Many Protestants only knew Catholicism through the camera lens of Hollywood in movies like Boy's Town, The Bells of St. Mary, The Sound of Music or San Francisco. We assumed Father Spencer Tracy typified the priest: stubbornly involved in each parishoner's life with gentle wit and inexhaustible wisdom. And that every country pastor flowed with the strength of a Victor Hugo novel:
We admired the movie priest, even if we didn't admire Mary-worshipping, works-righteousness Catholicism.
Then when our Protestant theology collapsed, when our monotone daguerreotype spirituality became a confusing cyclone and God plopped us down in the technicolored Kingdom of God, we felt a bit like Dorothy opening the door into Oz.
From that first child-like, wide-eyed step in, we believed we had discovered the perfect kingdom over the rainbow. Jesus' church. We were home. Home sweet home. That is the idealism most Protestants find themselves in after they have discovered the Catholic Church.
We tend to be drawn to the ancient rites and rituals. We are the veil wearers, those who kneel to partake of the Eucharist on the tongue. (Or at least want to.) The Gregorian chants fill us with awe and we rarely want anything that reminds us of our Protestant church services. We don't just want something different, we want something that binds us to our mysterious, Jewishy and bishop-obeying, ancient Christian Church.
And no matter how much our head warned us that the Catholic Church wasn't perfect, our hearts were sorely disappointed when the priest snapped at us for innocently bringing up the name of Michael Voris or when the media told us the pope was a radical Marxist liberal bringing change to the church on everything from not wearing red Prada's to gay marriage.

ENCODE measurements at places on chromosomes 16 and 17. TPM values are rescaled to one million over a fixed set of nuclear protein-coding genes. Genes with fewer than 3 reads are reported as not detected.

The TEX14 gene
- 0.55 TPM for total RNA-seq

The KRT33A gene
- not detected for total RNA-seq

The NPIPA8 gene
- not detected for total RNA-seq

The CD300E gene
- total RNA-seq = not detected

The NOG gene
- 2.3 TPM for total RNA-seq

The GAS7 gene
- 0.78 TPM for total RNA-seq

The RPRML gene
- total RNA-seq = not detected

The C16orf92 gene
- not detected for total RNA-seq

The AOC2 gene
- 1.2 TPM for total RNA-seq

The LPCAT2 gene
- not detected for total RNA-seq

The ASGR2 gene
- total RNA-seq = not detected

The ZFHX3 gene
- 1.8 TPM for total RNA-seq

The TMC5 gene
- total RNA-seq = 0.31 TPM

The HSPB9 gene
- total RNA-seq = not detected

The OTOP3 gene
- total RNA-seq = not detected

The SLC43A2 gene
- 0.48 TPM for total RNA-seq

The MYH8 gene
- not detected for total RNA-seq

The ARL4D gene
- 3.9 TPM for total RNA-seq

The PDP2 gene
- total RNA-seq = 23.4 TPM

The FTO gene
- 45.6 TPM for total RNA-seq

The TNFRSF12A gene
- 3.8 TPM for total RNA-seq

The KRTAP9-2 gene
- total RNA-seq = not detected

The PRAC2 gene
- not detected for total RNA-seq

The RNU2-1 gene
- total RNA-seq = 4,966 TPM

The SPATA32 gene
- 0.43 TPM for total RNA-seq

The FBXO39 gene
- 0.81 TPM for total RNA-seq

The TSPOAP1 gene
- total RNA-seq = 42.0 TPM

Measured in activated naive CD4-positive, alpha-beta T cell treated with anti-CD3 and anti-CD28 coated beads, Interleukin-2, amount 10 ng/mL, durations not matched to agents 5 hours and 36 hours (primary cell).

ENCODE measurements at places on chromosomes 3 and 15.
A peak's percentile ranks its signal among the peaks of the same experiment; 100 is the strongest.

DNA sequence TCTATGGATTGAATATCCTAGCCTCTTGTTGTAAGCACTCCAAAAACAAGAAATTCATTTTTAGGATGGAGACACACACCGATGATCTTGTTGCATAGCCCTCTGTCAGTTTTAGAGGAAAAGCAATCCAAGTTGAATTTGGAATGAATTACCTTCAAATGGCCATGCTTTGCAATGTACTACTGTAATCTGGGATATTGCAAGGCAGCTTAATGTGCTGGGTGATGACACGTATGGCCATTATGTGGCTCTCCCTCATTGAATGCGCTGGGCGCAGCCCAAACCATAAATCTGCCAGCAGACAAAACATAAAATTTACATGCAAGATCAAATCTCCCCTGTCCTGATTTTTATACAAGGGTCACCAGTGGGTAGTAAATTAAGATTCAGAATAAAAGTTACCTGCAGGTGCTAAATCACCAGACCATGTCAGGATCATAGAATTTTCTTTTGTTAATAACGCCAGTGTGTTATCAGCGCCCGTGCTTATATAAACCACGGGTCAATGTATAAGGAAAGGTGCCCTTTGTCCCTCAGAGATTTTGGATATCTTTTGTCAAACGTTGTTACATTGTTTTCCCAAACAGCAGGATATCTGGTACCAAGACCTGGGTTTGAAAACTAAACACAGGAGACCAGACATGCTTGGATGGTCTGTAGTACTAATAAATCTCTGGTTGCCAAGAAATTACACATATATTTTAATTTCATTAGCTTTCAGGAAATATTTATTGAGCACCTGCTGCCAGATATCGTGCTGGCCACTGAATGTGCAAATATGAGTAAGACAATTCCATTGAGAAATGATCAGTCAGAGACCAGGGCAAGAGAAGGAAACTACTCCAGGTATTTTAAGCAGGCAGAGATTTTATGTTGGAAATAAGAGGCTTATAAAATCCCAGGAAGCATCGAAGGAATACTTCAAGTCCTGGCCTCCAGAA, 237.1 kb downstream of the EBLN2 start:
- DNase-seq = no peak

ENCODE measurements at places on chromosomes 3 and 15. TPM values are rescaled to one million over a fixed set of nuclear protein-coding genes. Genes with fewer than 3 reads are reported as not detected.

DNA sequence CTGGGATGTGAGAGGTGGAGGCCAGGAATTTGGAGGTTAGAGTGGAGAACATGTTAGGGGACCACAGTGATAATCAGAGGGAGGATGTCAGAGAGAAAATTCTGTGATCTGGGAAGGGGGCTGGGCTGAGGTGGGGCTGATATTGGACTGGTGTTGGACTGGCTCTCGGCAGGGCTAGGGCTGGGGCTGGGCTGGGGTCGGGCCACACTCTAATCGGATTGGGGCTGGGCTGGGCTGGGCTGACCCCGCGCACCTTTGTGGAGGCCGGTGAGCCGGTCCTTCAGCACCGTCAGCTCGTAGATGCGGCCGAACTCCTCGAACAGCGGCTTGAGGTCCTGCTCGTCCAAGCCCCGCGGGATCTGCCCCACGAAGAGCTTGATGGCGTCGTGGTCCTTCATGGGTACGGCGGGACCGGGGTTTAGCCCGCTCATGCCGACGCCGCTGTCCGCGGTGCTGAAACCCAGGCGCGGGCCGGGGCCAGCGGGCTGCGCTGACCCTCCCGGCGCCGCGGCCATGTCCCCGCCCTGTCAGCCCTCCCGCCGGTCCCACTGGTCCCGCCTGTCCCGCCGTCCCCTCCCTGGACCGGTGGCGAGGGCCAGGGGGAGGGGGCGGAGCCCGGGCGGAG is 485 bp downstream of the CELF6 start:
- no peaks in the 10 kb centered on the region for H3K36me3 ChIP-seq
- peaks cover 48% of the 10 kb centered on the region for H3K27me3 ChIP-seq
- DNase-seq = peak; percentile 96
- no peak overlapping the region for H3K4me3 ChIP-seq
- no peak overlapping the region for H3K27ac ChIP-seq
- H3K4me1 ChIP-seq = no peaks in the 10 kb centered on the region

Everyone seems to be applauding the change except converts. We came into the church because it wasn't supposed to change. We wanted Father Flannigan and habit-wearing Sister Mary Benedicta in a incense-filled, reverent and Latin singing holy church. What we didn't realize is that we were like Jerusalem pagans converting to Judaism in AD 67. Things don't look so good. The flock seems to be wandering aimlessly with absentee bishops and bedraggled priests.
The problem is that our expectations were from Hollywood and not scripture. Real life spiritual fathers are no different from real life family fathers. They are imperfect.
And how many of us would look at our fathers and demand that since they were not perfect that God put us in an untrue family and we should convert to another true family. We don't often argue that our biological fathers aren't really who God wanted as our fathers and perhaps the whole system of fatherhood should be tossed out because he was rotten. There was some mix up and we are supposed to leave our family because it isn't as good as the family across the street looks.
If God appointed our often immature, biological father to be our authority, we have to give our spiritual fathers the same benefit. A perfect church, in fact, wouldn't be the Church Christ started because He compared His church to a net with bad and good fish, a flock of goats and sheep that would be separated, a field of wheat sewn by the enemy with tares. There will be seeds that are weak and seeds that produce fruit of thirty, sixty and a hundred.
Bad leaders with bad fruit, even wolves and yes, even the antichrist are found within the true church in positions that can be as high as the pope.
God didn't say follow a perfect church, no He said follow His church. Look for His true, not the perfect.